While other technology companies have also recorded their concerns regarding illegal government snooping, Microsoft have been perhaps the most vocal opponent of this practice.
Maybe it is because of its software roots, or cloud ambitions, Redmond has said, on pretty much all available occasions that governments must stop any secret practices — and instead, come up with legal requests if they want access to private data.
Which is a perfectly sane demand.
Brad Smith, Microsoft’s top legal counsel, again reiterated this idea at the Brookings Institution in Washington, DC, calling on the Congress and the White House to put an end to these attempts to collect user information.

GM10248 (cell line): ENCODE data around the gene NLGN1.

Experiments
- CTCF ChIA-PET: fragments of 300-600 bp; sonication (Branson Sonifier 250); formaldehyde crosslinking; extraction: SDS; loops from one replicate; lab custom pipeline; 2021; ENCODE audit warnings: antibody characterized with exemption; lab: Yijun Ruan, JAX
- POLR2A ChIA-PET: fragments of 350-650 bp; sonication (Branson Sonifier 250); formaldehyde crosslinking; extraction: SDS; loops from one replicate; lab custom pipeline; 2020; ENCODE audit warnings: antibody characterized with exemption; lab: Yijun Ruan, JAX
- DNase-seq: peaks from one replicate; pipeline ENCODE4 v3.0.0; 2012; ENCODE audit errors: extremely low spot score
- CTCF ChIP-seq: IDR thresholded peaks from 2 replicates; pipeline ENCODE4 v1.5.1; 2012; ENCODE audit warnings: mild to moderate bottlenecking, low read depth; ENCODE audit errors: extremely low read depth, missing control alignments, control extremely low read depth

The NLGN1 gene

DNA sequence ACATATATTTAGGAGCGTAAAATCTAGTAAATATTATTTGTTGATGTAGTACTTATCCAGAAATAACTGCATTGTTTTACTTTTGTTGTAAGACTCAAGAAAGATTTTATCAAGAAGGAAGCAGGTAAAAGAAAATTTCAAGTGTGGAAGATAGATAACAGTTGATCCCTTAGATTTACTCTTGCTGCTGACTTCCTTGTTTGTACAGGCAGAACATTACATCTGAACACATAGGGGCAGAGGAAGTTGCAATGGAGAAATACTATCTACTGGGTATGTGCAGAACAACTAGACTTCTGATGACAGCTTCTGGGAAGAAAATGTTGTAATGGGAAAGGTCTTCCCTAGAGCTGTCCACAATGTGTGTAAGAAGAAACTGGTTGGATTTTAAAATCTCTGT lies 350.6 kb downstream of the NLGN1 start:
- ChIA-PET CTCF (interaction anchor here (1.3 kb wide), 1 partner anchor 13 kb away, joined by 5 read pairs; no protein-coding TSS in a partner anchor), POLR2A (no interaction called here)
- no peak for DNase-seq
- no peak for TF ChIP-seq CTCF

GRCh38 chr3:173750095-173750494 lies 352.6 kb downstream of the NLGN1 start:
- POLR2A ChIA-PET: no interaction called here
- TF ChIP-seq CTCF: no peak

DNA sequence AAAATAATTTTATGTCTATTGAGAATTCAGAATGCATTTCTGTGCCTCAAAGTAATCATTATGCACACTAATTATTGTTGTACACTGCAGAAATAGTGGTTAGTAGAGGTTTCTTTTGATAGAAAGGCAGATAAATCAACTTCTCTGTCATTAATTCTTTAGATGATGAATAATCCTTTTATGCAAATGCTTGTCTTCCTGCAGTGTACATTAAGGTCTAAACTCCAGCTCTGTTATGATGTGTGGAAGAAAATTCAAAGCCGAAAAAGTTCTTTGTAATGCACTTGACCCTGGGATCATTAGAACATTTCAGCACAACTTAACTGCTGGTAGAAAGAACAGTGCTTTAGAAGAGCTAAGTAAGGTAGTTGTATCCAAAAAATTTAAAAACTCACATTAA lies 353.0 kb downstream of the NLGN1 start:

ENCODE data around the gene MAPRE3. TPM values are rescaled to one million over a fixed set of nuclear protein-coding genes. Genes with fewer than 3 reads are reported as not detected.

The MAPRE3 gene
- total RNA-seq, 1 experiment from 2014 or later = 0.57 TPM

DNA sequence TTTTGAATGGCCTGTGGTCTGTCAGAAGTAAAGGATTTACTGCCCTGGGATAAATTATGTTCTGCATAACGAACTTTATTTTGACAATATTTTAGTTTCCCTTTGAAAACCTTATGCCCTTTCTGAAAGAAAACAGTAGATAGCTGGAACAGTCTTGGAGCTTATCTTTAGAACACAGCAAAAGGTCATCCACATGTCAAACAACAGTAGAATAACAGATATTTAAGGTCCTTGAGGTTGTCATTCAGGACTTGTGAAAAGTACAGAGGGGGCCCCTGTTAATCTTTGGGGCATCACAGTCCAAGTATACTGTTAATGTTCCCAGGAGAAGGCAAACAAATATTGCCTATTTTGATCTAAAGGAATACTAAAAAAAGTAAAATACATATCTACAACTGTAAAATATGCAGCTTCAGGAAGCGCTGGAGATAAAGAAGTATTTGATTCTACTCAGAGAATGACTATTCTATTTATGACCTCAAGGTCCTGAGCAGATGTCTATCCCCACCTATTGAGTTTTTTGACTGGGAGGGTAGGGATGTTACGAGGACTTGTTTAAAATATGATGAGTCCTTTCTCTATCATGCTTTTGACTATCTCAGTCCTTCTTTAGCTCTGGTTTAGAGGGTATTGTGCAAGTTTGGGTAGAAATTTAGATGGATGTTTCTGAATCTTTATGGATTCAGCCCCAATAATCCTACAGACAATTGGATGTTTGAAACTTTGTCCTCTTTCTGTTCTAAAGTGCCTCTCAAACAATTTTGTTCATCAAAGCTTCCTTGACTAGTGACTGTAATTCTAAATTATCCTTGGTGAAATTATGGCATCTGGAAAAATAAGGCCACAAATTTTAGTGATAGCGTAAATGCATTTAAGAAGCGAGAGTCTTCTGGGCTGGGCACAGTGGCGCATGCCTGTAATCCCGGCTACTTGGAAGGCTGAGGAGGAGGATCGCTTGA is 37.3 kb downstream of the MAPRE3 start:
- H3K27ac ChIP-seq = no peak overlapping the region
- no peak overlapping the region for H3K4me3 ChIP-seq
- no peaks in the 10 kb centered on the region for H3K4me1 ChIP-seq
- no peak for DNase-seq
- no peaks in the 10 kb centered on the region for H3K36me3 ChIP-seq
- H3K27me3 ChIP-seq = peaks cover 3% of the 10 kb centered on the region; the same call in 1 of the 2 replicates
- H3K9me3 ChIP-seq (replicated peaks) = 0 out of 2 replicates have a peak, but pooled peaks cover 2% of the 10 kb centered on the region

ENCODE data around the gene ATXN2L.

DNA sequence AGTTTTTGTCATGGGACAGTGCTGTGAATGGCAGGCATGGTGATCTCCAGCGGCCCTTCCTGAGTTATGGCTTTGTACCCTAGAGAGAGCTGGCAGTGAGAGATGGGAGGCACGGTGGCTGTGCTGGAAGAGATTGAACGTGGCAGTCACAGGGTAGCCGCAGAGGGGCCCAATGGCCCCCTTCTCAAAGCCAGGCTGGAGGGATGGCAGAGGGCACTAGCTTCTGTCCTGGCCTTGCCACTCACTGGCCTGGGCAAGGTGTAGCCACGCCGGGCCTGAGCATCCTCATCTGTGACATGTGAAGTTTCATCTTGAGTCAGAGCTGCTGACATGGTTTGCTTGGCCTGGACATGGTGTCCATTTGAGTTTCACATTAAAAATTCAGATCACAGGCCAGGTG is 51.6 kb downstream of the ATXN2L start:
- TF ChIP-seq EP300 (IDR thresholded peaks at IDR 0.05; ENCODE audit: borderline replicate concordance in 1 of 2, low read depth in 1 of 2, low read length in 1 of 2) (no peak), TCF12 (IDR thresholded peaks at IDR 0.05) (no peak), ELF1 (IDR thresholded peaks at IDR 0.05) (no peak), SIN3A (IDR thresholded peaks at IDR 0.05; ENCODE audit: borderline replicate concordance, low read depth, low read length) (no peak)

In fact, he referred to this practice as the unfettered collection of bulk data:
“I want law enforcement to do its job in an effective way pursuant to the rule of law. If we can’t get to that world, then law enforcement is going to have a bleak future anyway.
By the end of this decade there will be 50 billion devices connected to the Internet of Things around the world. This issue is going to become more important, not less.”
Drawing attention to these issues is well and good, but so far, we are yet to see any concrete steps in this regard from government agencies. All the while there have talks about the impact of global enterprises shying away from US based cloud and technology providers.
Let us all hope for some positive steps in this regard soon.